Most freelancers write the same thing, which means you have zero opportunity to stand out from anyone else. That’s going to keep the people with most experience and ratings getting all the jobs, and the new freelancers stuck with very little left over.
You need to stand out, and you will do that by showing that you ‘get’ what the client wants and needs.
In the mock profile nexample above, it says what I do – Facebook Ads, followed by the outcome for the client.
The fact is, nobody has an inherent need for Facebook ads in their business, they want more leads and sales. This is the outcome that the client cares about.
Marketing/sales 101 says that it is all about fulfilling the client’s desires or removing their pain. How you do it isn’t particularly important. That’s just a mechanism for them to get what they want.
You must sell them what they want.
For a much more in-depth, step-by-step explanation of how to write your Upwork profile, check out this post.
Step 3: Apply For Jobs
When you first start out as a freelancer I’m afraid to say you need to put in your numbers applying for jobs. Most of them will be ignored.
Recognise that it is a numbers game, remove your emotions from the process, and don’t get invested in any particular application.
It’s cliché but the more times you get rejected, the more successful you will be.
You should keep hammering the applications out until you get your first few gigs. This will give you ratings, reviews, push you up in the algorithm, and eventually clients will start coming to you.
That’s the goal, but in the beginning, you need to put your energy into the numbers game of applications.
What you write in the application will be dependent on the job you are applying for, but here is a general overview:
For simpler jobs you will write less, and if the client asks very specific questions, you should focus on answering them and forget about rigidly following a template.
Other than the times mentioned, this is a good template to follow. It’s structured enough that you don’t sit staring at a blank screen for an hour, unsure what to write. Yet it’s flexible enough for you to make it your own and adapt each application specifically to the job.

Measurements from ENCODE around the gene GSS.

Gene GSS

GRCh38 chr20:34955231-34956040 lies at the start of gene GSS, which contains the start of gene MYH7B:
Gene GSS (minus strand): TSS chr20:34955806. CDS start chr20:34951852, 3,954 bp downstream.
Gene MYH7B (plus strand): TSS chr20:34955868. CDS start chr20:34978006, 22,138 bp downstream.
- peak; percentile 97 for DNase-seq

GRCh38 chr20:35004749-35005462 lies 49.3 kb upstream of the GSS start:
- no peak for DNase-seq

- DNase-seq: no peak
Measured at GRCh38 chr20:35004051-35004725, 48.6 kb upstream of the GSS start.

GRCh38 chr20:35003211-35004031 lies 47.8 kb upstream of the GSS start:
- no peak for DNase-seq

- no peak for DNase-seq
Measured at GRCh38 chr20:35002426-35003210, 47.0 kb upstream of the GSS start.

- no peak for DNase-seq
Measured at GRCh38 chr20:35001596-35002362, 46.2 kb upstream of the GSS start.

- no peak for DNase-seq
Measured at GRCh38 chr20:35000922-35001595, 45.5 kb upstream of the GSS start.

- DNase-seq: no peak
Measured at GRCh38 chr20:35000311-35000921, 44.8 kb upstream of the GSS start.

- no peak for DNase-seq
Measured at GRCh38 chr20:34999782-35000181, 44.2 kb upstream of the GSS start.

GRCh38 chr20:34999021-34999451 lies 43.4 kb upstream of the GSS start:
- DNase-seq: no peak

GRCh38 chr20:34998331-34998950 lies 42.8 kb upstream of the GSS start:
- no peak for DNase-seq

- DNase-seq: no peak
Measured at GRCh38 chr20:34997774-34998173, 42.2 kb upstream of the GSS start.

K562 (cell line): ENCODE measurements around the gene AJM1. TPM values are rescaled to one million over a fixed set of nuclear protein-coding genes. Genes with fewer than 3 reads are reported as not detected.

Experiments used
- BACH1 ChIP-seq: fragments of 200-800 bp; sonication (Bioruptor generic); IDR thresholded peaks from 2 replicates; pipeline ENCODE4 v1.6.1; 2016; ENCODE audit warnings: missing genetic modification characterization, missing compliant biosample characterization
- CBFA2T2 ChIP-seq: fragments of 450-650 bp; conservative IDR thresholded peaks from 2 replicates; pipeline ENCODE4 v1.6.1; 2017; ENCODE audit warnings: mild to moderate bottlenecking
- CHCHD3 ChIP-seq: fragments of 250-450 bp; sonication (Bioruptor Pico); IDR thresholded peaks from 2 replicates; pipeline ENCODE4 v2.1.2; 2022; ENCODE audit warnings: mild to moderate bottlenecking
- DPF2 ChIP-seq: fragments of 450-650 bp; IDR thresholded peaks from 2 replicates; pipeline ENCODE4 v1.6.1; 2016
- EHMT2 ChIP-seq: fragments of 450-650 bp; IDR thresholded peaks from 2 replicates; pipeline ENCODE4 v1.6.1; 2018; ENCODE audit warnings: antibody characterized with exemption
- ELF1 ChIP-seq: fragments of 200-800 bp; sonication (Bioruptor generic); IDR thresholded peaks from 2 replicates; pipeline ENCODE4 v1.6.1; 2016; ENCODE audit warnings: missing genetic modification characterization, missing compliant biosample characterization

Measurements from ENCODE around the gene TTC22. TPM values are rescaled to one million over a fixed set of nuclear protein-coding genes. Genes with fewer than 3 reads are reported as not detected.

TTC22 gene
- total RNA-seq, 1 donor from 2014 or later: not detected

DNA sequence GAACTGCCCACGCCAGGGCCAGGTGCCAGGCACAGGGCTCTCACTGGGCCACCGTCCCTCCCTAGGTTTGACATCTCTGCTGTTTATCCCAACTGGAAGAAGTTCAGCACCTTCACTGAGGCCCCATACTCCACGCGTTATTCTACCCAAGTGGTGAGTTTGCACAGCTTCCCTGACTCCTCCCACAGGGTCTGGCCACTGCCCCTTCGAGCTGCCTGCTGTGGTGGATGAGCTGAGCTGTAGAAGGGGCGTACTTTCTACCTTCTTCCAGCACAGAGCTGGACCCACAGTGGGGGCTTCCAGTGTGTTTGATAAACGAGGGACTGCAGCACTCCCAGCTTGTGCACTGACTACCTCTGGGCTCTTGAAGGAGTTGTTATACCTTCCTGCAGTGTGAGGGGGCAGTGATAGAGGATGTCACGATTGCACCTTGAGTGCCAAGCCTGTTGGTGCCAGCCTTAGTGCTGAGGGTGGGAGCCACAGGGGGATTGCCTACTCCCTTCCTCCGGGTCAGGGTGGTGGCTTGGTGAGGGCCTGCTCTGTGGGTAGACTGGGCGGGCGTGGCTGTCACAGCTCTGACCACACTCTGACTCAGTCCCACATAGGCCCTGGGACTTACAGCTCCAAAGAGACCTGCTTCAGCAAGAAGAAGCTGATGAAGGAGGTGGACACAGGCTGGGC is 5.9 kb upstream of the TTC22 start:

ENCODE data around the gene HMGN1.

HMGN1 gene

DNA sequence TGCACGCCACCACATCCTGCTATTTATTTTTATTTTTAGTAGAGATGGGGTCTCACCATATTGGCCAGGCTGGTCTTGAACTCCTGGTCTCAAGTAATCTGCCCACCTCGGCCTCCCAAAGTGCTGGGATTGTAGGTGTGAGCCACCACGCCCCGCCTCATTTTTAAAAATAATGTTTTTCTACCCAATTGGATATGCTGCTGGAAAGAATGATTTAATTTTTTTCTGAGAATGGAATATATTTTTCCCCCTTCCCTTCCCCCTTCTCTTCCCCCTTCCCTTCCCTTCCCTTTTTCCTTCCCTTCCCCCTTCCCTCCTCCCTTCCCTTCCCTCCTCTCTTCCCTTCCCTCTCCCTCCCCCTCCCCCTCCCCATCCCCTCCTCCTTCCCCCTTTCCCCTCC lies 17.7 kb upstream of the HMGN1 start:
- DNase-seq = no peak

I suggest creating a system for applications where you have a minimum number of applications to send per day.
Don’t just spam out copy and paste applications, but put the effort into sending the best application you possibly can.
Use the template as a framework, make sure you read their job description and answer anything they ask.
Beyond this, put yourself in their shoes. Think about why they are hiring you, what role this job fulfils in their business and communicate on that level.
The more you ‘get’ what the client is going through, the more likely they are to hire you – even above people with more experience or ratings.
For a full explanation and step-by-step guide to sending out proposals that get you hired, check out this post.
Wrapping It Up
There is more to running a successful freelance business than this, but none of it is relevant until you have your first few clients.
When you have no clients, you don’t need to worry about anything apart from getting clients.
The first step is to choose what you want to do. The second step is completing your profile, and the third is applying for as many jobs as necessary until you have a few clients.
Forget about everything else for now.
I’ve put all the templates, extra video guides, and step-by-step instructions to help you make your first $100+ online into a simple download you can access below.